“I wish I was a normal girl,” SZA sang in a flowing orange dress, performing before an even more outsize, 10-foot tall Converse Chuck Taylor All Star shoe stage prop, her voice a yo-yo of emotion, shuttling up and down, up and down. “How do I be?”
Some questions are better left unanswered — and that’s one of them, because not fitting in is kind of SZA’s thing.
It may be uncomfortable for her at times, her songs consistently penduluming between self-assurance and self-doubt.
“Fearin’ not growin’ up / Keepin’ me up at night,” she confessed on “Prom” during her alternately stirring and playful performance at the Frank Stage on Sunday. “Am I doin’ enough? / Feel like I’m wastin’ time.”
With her highly anticipated sophomore record ostensibly due out soon — though no official release date has been set — she mostly mined her acclaimed 2017 debut “Ctrl,” a candid, often cutting exploration of a twentysomething’s coming of age.
“This is probably the last time I’ll perform the album in this way,” she noted.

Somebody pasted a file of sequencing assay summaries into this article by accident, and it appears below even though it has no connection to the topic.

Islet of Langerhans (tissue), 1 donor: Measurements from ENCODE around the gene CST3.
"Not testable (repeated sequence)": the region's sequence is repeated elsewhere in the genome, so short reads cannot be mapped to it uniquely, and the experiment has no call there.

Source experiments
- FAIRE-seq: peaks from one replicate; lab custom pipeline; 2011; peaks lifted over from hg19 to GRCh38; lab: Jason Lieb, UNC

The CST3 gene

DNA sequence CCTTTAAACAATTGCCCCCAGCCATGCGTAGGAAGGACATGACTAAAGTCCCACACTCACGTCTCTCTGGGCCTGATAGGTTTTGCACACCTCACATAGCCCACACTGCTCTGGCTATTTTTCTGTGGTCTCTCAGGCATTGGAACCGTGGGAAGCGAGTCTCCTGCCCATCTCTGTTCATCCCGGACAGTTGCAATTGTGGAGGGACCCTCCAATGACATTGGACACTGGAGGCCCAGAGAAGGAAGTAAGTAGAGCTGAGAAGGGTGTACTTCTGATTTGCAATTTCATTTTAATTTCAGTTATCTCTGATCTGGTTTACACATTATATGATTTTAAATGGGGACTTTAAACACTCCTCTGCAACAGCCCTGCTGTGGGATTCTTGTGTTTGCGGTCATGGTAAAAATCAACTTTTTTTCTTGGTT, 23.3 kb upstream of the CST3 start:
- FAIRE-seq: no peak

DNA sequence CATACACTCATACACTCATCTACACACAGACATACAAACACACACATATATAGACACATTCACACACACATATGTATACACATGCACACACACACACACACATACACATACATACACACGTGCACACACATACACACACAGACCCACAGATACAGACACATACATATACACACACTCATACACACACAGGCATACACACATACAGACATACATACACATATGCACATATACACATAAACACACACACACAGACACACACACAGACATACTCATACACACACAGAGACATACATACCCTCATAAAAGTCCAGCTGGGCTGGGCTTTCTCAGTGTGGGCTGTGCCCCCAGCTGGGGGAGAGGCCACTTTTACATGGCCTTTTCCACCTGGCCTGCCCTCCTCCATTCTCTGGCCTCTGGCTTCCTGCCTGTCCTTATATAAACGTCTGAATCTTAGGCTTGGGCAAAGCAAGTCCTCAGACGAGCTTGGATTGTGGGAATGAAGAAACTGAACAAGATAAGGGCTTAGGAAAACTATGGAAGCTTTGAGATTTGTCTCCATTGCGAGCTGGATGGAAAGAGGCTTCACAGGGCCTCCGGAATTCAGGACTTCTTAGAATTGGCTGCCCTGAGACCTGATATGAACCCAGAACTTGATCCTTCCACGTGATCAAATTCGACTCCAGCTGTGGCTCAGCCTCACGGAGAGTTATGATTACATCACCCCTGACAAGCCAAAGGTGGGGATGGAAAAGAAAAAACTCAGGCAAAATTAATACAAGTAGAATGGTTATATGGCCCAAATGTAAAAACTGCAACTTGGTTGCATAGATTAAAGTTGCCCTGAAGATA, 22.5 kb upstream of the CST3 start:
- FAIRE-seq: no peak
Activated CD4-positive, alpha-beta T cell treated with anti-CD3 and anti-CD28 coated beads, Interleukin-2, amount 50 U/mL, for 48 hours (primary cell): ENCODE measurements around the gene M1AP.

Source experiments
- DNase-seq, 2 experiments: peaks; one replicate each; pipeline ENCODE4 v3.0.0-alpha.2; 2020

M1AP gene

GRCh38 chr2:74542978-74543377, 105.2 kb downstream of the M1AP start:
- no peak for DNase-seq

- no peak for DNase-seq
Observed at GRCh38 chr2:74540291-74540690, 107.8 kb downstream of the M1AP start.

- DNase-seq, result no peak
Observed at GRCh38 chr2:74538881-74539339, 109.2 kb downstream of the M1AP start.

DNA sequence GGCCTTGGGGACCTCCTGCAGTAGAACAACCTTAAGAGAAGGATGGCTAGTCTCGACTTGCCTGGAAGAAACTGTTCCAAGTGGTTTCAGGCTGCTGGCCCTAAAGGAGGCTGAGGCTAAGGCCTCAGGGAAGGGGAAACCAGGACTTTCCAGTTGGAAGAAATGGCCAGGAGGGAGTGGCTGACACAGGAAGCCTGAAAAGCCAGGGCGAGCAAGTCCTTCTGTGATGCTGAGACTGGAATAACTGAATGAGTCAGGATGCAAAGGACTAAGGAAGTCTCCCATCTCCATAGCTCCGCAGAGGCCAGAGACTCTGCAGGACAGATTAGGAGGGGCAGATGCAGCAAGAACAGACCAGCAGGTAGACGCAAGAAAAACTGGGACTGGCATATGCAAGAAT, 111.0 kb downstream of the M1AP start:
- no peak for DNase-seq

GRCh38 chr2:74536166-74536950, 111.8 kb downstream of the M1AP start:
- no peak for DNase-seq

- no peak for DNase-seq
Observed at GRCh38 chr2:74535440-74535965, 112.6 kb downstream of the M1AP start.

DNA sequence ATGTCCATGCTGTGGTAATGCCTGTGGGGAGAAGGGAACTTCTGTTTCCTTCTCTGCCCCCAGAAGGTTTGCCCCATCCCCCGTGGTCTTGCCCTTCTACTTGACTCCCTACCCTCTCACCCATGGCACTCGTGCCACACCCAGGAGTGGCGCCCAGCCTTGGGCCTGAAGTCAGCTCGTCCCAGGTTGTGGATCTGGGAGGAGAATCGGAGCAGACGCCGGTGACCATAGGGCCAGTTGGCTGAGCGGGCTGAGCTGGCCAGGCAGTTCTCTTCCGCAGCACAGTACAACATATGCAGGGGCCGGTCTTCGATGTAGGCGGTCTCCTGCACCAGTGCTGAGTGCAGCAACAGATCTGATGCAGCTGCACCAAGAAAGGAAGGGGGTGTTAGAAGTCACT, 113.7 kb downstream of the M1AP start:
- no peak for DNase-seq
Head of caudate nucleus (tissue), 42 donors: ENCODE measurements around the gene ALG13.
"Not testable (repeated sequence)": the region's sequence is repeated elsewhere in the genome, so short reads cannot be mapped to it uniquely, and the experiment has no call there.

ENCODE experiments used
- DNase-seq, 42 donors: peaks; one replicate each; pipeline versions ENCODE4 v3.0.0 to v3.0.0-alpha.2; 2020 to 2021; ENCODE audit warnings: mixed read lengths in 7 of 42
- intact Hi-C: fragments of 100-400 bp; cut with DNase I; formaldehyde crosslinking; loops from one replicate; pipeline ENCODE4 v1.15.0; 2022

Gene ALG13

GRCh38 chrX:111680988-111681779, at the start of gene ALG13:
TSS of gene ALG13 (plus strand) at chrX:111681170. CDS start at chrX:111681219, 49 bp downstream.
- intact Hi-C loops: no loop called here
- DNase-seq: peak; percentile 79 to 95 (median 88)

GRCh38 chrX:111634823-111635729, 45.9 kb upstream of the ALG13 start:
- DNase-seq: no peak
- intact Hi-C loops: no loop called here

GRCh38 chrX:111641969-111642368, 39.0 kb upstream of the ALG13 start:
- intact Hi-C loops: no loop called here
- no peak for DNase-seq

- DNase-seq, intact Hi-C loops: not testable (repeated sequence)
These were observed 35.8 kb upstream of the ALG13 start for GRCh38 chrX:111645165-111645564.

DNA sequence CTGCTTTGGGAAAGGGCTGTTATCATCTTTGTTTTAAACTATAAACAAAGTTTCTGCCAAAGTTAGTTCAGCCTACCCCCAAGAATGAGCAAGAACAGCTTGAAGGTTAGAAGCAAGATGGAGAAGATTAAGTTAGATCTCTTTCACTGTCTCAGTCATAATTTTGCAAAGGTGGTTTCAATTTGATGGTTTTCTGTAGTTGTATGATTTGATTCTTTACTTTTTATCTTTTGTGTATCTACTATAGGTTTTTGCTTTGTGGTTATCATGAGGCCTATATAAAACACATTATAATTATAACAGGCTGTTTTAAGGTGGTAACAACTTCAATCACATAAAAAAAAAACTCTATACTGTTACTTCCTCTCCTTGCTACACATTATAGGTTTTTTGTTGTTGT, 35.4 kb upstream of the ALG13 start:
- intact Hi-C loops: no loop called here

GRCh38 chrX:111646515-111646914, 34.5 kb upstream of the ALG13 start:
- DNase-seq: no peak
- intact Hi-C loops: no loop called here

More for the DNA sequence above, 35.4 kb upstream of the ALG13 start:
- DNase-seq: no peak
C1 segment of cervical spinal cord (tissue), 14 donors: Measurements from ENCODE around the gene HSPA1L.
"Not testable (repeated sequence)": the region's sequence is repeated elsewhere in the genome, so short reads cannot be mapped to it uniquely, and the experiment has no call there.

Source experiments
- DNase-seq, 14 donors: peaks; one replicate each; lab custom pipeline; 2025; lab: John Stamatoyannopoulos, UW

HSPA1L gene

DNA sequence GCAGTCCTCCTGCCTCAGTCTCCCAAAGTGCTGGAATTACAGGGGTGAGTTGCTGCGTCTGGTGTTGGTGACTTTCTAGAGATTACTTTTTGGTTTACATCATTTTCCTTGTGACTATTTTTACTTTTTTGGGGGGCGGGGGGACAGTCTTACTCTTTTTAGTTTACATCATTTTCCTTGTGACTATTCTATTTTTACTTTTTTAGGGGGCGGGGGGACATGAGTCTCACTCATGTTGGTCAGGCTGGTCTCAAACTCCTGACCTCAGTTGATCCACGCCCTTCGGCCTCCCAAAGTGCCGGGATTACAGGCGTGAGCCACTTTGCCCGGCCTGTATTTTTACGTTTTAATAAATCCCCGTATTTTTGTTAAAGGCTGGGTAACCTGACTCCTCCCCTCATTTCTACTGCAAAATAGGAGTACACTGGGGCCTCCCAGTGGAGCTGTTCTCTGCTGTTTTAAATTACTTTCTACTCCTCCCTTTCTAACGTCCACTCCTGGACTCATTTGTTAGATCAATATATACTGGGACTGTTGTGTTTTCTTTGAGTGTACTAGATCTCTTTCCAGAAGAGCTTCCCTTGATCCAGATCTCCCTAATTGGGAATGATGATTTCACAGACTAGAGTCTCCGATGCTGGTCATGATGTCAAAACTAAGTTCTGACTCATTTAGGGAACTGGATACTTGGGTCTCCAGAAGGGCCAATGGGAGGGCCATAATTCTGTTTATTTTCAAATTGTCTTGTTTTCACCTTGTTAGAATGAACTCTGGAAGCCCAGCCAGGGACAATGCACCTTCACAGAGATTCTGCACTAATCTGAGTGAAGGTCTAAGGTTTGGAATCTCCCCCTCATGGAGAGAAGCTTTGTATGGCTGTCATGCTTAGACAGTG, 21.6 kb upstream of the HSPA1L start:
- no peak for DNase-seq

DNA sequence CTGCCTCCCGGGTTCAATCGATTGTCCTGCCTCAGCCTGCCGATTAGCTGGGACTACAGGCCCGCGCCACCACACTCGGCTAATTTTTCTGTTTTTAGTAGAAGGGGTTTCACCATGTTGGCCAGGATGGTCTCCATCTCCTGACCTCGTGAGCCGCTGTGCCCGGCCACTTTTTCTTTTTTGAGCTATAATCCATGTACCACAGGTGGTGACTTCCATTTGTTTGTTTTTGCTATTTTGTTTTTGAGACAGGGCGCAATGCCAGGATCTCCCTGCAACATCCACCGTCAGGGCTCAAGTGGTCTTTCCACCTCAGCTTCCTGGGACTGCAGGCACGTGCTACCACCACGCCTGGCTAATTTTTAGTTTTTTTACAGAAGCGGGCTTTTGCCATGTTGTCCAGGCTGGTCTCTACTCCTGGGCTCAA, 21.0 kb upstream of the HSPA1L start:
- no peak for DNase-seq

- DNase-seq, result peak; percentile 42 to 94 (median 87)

If so, she sent it off in style with one of the most engrossing performances of the weekend.
“No, I’ll never be a normal girl,” she concluded in song, finishing the aforementioned thought.
Remember back when Doja Cat was playing the pocket-sized Beauty Bar downtown on the strength of a novelty single where she equated herself to a cow and dropped lines like, “Got the methane, I’m a farter / With my farmer, MacDonald?”
Yeah, neither does anyone else — those days are as long gone as the venue itself, which was sadly shuttered in spring 2019.
Flash-forward to Saturday night: Doja Cat’s now a main stage act at one’s of the country’s biggest hip-hop festivals, undulating to ladies-first pop-rap whose sound is as bright as her pink hair.